Tom Talleur, 52, a managing director in forensic and litigation services at KPMG. He founded NASA's network and advanced technology crimes division, which investigates national and international cyberattacks against NASA's communication systems.
"Technology is feverishly re-creating our physical reality. As we begin to coprocess the virtual world and the physical world, integrating technology into every support device of our lives, we're learning to tolerate a greater threshold of cyberattacks. Tomorrow, we will put up with e-crimes the way we tolerate allergies today. The current biological warfare will be trumped by cyberlogical warfare. E-crimes will exploit us in very personal ways as cyberchips are embedded into our bodies. We will learn to accept the side effects of such invasions, much like the way we deal with the effects of drugs and vaccinations."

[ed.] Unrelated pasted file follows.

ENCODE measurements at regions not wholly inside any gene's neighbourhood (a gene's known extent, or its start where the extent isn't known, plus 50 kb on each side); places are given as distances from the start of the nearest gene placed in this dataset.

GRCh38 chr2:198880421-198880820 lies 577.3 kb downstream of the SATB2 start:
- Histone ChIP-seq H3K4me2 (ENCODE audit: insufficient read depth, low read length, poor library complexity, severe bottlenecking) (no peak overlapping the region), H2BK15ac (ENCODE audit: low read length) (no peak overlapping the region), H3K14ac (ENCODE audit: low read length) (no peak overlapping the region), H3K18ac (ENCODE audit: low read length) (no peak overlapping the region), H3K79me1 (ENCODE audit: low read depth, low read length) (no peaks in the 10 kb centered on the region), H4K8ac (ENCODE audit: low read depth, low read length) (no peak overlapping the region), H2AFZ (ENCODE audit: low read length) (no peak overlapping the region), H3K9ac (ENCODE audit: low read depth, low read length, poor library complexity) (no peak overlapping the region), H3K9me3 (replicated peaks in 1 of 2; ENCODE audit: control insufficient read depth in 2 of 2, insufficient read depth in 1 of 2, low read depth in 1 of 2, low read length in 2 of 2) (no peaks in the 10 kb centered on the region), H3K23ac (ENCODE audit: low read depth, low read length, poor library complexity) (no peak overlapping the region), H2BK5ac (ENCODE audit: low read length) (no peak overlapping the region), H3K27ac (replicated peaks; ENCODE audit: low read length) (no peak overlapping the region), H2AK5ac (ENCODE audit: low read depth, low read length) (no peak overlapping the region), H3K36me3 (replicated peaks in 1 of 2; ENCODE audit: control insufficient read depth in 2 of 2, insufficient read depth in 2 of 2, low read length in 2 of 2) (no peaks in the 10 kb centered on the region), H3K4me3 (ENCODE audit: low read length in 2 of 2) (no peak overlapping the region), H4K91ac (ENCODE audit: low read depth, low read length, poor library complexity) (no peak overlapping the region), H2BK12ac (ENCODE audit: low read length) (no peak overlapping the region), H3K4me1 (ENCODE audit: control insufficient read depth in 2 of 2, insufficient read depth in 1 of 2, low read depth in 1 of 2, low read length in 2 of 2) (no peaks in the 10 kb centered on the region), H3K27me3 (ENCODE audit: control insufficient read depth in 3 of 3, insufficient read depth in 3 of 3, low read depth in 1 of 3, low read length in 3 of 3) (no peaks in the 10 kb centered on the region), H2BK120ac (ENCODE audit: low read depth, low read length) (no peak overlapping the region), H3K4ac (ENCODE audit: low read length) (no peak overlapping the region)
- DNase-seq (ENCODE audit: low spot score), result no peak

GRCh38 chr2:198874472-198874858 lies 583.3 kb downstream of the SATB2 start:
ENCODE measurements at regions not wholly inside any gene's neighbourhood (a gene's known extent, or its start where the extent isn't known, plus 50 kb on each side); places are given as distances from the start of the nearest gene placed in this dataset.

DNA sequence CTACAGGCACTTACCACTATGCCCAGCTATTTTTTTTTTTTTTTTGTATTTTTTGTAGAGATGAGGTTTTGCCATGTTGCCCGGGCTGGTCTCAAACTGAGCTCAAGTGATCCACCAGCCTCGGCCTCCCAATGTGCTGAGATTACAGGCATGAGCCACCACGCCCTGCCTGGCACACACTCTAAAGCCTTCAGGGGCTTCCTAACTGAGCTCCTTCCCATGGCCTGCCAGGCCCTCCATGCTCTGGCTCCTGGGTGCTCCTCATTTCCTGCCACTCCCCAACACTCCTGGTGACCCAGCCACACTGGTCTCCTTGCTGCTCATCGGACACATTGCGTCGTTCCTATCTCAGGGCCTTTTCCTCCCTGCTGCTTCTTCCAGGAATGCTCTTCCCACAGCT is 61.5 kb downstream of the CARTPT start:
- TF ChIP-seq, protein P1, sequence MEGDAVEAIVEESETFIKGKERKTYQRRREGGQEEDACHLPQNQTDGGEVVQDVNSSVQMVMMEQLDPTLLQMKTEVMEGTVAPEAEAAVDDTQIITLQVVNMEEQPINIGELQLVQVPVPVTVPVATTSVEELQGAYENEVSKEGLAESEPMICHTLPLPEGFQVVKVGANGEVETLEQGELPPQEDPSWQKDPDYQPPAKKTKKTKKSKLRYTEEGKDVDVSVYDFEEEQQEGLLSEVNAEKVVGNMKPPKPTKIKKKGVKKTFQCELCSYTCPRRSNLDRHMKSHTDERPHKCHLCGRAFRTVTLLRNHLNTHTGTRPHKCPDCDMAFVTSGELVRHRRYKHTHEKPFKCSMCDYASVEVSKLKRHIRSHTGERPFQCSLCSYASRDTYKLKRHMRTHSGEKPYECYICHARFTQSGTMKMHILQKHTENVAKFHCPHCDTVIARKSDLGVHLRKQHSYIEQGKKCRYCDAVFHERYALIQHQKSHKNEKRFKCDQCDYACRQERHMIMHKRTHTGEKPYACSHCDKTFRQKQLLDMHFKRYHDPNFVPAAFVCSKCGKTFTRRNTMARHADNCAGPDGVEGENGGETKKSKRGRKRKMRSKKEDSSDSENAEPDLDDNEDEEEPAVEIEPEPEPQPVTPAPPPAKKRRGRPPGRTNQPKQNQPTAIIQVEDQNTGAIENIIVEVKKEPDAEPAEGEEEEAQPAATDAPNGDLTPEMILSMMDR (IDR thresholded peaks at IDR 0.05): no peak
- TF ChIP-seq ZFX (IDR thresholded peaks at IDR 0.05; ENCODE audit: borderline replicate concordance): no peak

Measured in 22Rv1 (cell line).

"Our society will be running around like a dog chasing its tail as our physical reality becomes crafted at the subatomic level by self-replicating nanobots. E-crimes will become adaptive, predatory, and morphological, driven by entities that exist solely to destroy entire communication networks. Cyber-illnesses will become so pervasive that entire service brownouts will delay global communication and B2B commerce, which in turn will create tremendous opportunities for further abuses in the marketplace."
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"Cybercrime won't stifle the expansion of e-commerce — it will accompany it. As technology becomes more sophisticated, entire markets will be created for cyberwarfare entities and then for counter entities. And the focus will be on defending the individual. Clinical psychologists of cyberspace will help people cope with the new reality of integrated virtual and physical worlds, where we'll experience unprecedented exploitations. Widespread identity thefts will follow. We'll see cases of permanent identity loss by 2015."
Contact Tom Talleur by email (firstname.lastname@example.org).
A version of this article appeared in the April 2001 issue of Fast Company magazine.